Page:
“What flavor was it?!”
She might follow it up with any number of questions, like “How are you feeling this morning?” or “Did you enjoy it?”
These kinds of open-ended, judgement-free questions help clients feel comfortable talking about what’s really going on in their heads.
Normalize all food choices.
People aren’t great at remembering or estimating what or how much they’ve eaten. 22 This is often what’s at play when clients say they’re not overeating (or undereating), but still aren’t seeing results.
But there could be another reason clients aren’t reporting their food intake accurately: They don’t feel safe doing so.
And this can be conscious OR unconscious.
Conscious: Your client chooses not tell you about their late-night pint of ice cream because they fear your response—and how it’ll make them feel.
Unconscious: They underestimate their food intake because they want to avoid being shamed for eating eight ounces (or thumbs) of cheese instead of the “acceptable” serving size of one.
In either case, it’s going to make it hard for you as a coach to see what’s really going on.
One way to normalize food choices, according to Solovieva: Openly talk about foods that people may believe are “off limits.” (Friendly reminder: There are no “bad” foods.)
For instance, you might ask:
“What do you normally eat for lunch at work? Is it more like a salad, or a sandwich, or tacos?”
When talking about food planning for the weekend, you might say:
“What are you having for dinner Saturday night? My family always has pizza!”
From there, you can still encourage clients to make their meals “a little bit better” by adding a side of veggies, or upping the protein content. But normalizing your client’s food choices helps you meet them where they’re at.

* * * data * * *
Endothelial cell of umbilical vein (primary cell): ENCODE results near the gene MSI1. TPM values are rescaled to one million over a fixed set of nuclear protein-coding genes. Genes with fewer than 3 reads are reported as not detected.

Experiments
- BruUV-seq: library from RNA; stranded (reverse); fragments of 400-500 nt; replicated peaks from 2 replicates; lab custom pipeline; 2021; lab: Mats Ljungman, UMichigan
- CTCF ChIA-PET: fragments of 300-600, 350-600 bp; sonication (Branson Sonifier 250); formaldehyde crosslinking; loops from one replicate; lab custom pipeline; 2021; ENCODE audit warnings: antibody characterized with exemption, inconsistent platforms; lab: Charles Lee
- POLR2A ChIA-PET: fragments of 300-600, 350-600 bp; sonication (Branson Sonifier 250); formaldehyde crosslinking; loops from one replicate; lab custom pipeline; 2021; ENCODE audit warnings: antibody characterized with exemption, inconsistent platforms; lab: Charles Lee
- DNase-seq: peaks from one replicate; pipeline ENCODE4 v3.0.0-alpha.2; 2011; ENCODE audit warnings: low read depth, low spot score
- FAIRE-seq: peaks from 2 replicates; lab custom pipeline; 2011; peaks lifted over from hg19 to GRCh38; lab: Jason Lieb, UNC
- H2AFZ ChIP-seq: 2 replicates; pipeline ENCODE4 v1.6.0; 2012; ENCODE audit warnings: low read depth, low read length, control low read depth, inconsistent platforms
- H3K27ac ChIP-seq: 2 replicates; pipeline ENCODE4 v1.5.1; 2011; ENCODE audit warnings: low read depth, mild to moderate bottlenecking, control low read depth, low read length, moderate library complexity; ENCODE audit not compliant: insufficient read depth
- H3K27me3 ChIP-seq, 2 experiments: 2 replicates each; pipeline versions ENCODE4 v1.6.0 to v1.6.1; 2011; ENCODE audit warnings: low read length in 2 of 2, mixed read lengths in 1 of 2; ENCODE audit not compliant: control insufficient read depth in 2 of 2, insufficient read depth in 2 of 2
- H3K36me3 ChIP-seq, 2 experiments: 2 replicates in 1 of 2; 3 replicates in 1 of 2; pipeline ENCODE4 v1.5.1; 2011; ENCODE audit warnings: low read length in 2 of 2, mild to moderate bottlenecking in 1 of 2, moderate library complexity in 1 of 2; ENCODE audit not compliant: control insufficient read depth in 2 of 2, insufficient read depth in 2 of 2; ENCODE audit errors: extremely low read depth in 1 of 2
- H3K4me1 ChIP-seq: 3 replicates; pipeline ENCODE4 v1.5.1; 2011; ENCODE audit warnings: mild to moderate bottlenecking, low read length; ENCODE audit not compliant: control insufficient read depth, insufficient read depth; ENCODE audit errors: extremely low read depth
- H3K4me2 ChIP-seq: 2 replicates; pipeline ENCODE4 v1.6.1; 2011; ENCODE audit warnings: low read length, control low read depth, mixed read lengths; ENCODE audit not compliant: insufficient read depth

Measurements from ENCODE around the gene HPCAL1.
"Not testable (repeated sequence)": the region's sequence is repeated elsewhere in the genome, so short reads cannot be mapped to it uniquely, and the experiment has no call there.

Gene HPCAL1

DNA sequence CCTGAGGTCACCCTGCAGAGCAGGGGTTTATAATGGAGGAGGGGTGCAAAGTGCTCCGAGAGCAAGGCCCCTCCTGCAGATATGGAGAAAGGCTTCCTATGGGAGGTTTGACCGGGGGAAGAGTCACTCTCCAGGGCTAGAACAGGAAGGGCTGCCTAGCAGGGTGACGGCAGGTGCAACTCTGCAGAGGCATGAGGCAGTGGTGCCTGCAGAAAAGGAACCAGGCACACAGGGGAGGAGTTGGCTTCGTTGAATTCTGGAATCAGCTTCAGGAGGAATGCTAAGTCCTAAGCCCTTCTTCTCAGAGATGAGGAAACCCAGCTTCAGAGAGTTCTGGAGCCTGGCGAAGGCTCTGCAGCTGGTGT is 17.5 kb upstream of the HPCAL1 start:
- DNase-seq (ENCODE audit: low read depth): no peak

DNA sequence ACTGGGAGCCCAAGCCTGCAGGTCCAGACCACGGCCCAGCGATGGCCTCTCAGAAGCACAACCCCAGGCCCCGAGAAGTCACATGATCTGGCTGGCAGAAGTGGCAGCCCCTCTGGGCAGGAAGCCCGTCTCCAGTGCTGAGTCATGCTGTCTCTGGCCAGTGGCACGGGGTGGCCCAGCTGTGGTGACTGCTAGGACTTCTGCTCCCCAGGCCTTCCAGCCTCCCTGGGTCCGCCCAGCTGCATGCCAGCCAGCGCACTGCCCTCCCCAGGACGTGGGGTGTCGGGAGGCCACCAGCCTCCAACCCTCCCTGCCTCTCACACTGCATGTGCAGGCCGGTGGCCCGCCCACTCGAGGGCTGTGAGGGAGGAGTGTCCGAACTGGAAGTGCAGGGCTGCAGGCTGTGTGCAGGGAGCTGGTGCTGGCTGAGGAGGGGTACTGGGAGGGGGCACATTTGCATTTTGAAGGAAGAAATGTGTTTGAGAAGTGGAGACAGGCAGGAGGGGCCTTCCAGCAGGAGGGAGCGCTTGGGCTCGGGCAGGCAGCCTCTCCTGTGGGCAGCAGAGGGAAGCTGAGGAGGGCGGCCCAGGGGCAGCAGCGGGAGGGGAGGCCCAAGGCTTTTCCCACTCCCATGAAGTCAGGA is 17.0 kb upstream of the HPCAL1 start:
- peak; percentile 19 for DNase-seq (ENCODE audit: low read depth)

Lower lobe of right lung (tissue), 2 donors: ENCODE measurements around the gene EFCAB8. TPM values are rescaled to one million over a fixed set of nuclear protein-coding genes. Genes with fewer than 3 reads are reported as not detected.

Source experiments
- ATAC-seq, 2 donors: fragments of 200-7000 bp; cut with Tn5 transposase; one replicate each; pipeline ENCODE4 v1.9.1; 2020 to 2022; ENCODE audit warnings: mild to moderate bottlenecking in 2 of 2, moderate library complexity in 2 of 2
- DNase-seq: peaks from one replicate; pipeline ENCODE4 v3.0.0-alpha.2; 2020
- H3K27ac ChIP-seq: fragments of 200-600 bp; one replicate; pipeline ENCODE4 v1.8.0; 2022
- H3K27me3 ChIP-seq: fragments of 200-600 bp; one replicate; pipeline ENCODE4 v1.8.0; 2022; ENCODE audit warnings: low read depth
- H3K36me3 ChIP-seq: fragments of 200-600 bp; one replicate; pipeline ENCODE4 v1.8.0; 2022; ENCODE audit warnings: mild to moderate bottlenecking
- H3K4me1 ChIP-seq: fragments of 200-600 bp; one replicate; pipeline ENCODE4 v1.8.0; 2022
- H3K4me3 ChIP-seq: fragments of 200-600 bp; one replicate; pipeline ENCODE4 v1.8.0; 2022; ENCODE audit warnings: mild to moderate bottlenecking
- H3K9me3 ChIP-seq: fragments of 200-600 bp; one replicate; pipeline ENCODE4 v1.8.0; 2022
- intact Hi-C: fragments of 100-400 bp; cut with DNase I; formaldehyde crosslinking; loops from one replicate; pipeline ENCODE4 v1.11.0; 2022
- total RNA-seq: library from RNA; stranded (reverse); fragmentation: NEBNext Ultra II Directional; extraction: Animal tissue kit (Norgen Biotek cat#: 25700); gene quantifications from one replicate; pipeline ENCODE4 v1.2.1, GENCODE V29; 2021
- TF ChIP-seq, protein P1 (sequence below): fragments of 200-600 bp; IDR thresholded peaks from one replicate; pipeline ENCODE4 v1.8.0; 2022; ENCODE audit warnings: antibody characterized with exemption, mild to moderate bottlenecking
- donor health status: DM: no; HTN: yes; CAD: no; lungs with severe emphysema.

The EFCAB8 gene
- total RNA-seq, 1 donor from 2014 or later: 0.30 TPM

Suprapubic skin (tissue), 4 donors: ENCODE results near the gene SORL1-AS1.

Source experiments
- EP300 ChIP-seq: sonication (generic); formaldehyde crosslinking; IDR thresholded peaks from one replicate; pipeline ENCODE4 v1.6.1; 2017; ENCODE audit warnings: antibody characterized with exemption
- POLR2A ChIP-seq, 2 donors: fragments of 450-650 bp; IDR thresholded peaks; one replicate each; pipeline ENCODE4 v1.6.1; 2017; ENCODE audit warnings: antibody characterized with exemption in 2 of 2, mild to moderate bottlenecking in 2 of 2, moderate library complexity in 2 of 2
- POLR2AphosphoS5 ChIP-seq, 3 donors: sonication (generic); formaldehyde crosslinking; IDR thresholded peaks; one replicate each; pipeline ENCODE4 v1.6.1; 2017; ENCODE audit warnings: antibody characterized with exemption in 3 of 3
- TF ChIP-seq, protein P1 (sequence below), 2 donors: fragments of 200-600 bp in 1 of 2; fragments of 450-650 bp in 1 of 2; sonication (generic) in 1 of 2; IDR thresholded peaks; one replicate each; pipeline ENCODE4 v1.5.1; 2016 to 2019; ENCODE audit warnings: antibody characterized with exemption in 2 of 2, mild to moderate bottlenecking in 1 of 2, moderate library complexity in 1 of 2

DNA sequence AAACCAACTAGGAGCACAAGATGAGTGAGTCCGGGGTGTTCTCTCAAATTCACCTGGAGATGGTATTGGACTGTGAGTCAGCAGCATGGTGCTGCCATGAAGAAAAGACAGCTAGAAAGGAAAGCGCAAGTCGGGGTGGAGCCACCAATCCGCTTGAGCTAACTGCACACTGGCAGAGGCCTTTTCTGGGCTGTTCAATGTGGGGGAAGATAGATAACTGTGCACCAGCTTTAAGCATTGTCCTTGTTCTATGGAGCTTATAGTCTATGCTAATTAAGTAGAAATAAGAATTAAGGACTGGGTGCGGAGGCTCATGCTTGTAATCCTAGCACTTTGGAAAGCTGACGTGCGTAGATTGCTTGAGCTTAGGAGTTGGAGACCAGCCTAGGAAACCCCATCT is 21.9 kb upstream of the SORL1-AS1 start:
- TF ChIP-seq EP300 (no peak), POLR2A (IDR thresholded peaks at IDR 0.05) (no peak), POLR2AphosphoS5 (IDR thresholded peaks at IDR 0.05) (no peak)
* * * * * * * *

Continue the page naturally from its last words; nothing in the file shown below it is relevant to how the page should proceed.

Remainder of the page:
Skip body-shaming “motivational” language.
Many coaches don’t realize certain phrases and cues can make people feel “less than.”
Here are some ways coaches might unintentionally be signaling clients that there’s something wrong with their bodies, plus what to say instead.
(Note: Many of these cues have been commonly used for what feels like forever. So we’re not criticizing coaches for using them. We’re pointing out why evolving your language will ultimately help your clients—and your coaching.)
Model healthy, or at least neutral, body image.
You set an example for your clients. In many cases, they look to you for information about what it means to be healthy and fit.
So saying you’re going to “shred for summer” probably isn’t the best way to signal to your client that their post-baby body (or whatever kind of body) is completely fine.
We’re not saying you need to have it all figured out yourself.
In fact, it’s common for coaches to:
- feel shame about or have a complicated relationship with their own bodies
- feel like an imposter for not fitting into a certain body ideal
- worry they don’t look “good enough” to attract clients
- have gone through their own body transformation journey
- have experienced living in a bigger body themselves (whether currently or in the past)
Ironically, coaches who have been through their own process of coming to health and fitness after feeling ashamed about their bodies are often the best qualified to really understand what clients go through, Dr. Scott-Dixon points out. That’s a superpower in itself.
So if you’re comfortable, it may help to share your own body image journey with clients once you’ve gotten to know them.
Showing vulnerability lets clients know they’re not alone.
Plus, people are more likely to be open and honest about their challenges when they feel you can relate.
No matter where you are on the body negativity to self-love spectrum, be conscious of the language you use. This includes what you say around your clients, in your marketing materials, and in your social media posts.
That way, you can ensure you’re not passing any of your own body image struggles onto others—or reinforcing their existing ones.
#5. Be trustworthy.
Trust is a key element in the coach-client relationship.